Schiff: Trump Could Give Alaska to Russia for Help Rigging Election if Not Impeached
Democrat claims president will exchange state for 'support in the election' from Russians
Democratic impeachment "manager" Adam Schiff has claimed that President Donald Trump could give Alaska to Russia in exchange for help rigging the next U.S. general election if he's not impeached.
Rep. Schiff (D-CA) issued the bizarre warning during his arguments before the Senate on Monday for President Trump's impeachment trial.
The anti-Trump Democrat also warned senators that, by not impeaching the president, he would be free to "move to Mar-a-Lago" and allow First Daughter Ivanka Trump's husband, Jared Kushner, to "run the country."
Schiff disagreed with arguments from Trump’s lawyers, who showed that the president’s actions were not criminal and, therefore, not considered impeachable.
He warned that exonerating the president would set a precedent that would only encourage Trump to pursue “unacceptable” actions.
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“Trump could offer Alaska to the Russians in exchange for support in the next election,” Schiff warned.
“Or decide to move to Mar-a-Lago personally and let Jared Kushner run the country, delegating to him the decision whether to go to war.”
Schiff warned Senate Republicans they would create a “runaway presidency” if they fail to remove him from office.
“We have known since the day we brought these charges that the bar to conviction requiring a full two-thirds of the Senate may be prohibitively high,” he said.
“And yet, the alternative is a runaway presidency and a nation whose elections are open to the highest bidder.”
Oh wow. @RepAdamSchiff is off his rocker.— Liz Wheeler (@Liz_Wheeler) February 3, 2020
Schiff: If Trump isn't removed he "could offer Alaska to Russia in exchange for support in the next election."
Schiff has lied so many times he believes his own apocalypse of lies. And it's... stunning to see.pic.twitter.com/Z8GXKiz024
Schiff’s fearmongering of fabricated consequences come as the impeachment case against Trump officially collapsed on Friday after the Senate declined to hear new witnesses testify at the trial.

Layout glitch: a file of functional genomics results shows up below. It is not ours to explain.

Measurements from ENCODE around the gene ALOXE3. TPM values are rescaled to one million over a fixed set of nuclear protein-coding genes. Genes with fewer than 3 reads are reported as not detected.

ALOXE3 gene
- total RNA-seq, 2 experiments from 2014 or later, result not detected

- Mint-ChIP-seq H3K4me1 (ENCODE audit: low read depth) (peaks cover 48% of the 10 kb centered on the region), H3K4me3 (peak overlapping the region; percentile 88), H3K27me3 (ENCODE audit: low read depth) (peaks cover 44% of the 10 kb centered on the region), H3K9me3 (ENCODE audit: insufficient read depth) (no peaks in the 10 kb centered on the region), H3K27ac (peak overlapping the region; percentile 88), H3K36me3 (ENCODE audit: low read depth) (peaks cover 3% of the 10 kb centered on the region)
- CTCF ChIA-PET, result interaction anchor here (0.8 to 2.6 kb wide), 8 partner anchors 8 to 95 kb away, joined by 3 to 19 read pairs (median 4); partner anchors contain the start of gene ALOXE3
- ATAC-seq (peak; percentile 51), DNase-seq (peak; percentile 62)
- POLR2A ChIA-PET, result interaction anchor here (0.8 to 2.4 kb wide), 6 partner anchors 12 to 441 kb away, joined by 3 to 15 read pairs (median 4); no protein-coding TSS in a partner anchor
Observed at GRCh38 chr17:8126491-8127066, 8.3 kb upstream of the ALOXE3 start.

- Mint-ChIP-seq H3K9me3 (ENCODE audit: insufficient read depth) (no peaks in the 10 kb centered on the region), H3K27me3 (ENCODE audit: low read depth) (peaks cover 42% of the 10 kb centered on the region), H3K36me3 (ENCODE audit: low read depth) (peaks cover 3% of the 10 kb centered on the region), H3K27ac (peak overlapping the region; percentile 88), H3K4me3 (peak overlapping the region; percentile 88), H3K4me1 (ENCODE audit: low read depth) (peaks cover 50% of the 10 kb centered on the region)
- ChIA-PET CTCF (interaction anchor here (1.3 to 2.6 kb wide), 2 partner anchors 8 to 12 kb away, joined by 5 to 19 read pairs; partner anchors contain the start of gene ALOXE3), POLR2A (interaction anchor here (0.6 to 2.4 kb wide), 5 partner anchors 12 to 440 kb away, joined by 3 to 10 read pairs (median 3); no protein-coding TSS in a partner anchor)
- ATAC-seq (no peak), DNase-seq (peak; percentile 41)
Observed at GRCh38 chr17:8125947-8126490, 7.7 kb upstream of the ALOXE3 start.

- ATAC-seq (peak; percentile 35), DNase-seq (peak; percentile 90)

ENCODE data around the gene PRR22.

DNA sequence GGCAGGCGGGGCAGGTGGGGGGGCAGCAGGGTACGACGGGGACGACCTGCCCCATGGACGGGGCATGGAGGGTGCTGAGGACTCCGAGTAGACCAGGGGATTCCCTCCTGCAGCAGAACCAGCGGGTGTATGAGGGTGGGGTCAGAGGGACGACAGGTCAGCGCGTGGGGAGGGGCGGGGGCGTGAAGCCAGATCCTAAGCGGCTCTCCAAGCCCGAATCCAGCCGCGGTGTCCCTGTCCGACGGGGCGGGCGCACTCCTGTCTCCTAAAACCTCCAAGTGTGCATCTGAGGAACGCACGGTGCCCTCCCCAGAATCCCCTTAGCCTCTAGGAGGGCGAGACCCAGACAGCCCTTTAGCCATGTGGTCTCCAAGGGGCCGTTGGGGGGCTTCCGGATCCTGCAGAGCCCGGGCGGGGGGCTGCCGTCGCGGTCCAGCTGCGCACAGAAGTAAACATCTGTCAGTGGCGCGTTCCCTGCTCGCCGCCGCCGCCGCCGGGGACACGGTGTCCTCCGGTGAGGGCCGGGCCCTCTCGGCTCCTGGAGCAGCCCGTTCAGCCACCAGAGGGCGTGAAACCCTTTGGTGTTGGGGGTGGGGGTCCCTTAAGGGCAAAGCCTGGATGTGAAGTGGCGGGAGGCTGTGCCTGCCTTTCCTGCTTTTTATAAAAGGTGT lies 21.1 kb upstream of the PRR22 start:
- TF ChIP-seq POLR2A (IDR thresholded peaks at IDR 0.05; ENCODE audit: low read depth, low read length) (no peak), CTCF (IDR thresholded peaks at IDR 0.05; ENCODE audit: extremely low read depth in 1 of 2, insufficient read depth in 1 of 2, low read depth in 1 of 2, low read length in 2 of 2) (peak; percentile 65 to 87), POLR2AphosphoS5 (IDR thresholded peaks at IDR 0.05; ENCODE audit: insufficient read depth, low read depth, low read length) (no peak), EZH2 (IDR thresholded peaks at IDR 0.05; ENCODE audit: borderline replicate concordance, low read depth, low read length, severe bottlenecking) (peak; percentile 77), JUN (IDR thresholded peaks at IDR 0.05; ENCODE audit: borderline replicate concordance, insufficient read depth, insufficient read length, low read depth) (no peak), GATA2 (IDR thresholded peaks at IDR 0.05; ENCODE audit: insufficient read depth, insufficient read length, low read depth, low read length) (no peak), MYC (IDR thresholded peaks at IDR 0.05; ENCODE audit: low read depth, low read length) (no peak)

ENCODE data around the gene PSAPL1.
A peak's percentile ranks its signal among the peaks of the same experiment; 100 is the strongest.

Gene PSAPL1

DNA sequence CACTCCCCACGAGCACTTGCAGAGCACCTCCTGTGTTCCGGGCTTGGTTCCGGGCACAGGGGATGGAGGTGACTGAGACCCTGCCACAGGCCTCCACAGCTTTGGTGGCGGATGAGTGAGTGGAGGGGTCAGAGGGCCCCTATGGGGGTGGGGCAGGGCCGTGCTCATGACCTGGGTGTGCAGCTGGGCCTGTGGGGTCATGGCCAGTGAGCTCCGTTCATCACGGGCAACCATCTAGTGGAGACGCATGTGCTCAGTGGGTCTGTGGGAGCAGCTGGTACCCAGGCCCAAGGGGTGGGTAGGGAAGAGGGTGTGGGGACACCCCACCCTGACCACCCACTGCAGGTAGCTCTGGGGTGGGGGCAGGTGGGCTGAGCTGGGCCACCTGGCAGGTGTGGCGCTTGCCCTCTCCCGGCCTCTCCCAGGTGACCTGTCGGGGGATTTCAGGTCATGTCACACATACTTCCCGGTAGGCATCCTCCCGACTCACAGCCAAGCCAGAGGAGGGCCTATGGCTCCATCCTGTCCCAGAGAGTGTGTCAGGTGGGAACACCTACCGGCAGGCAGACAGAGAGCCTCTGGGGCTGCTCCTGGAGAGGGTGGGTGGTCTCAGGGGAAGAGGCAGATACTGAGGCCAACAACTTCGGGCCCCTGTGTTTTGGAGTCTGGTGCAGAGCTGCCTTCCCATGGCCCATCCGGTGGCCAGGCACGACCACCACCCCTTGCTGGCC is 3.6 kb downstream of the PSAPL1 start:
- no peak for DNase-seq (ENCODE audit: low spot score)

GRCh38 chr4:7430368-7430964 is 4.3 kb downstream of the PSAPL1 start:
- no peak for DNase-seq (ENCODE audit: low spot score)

A vote on the president’s acquittal is now expected to come on Wednesday, exonerating the president of the impeachment effort launched by the Democrats.
The GOP-led Senate voted 51-49 last week not to call any additional witnesses to provide testimony, despite House Democrats hoping to hear from individuals such as former national security adviser John Bolton, who said he would comply if he received a subpoena from the Senate.
Republicans cited the Democrat-controlled House’s failure to call Bolton and others, as well as their insistence that they already had enough evidence to support their case.
But while Democrats claimed that an acquittal would place the president above the law, deputy counsel to the president Patrick Philbin noted that "the House of Representatives is also not above the law."
Philbin described the beginnings of the impeachment inquiry, and how it strayed from established norms.
"In very significant and important respects they didn’t follow the law," Philbin said.
"From the outset, they began an impeachment inquiry here without a vote from the House, and therefore without lawful authority delegated to any committees to begin an impeachment inquiry against the president of the United States.
"That was unprecedented in our history."
"This was a purely partisan impeachment from the start," he added.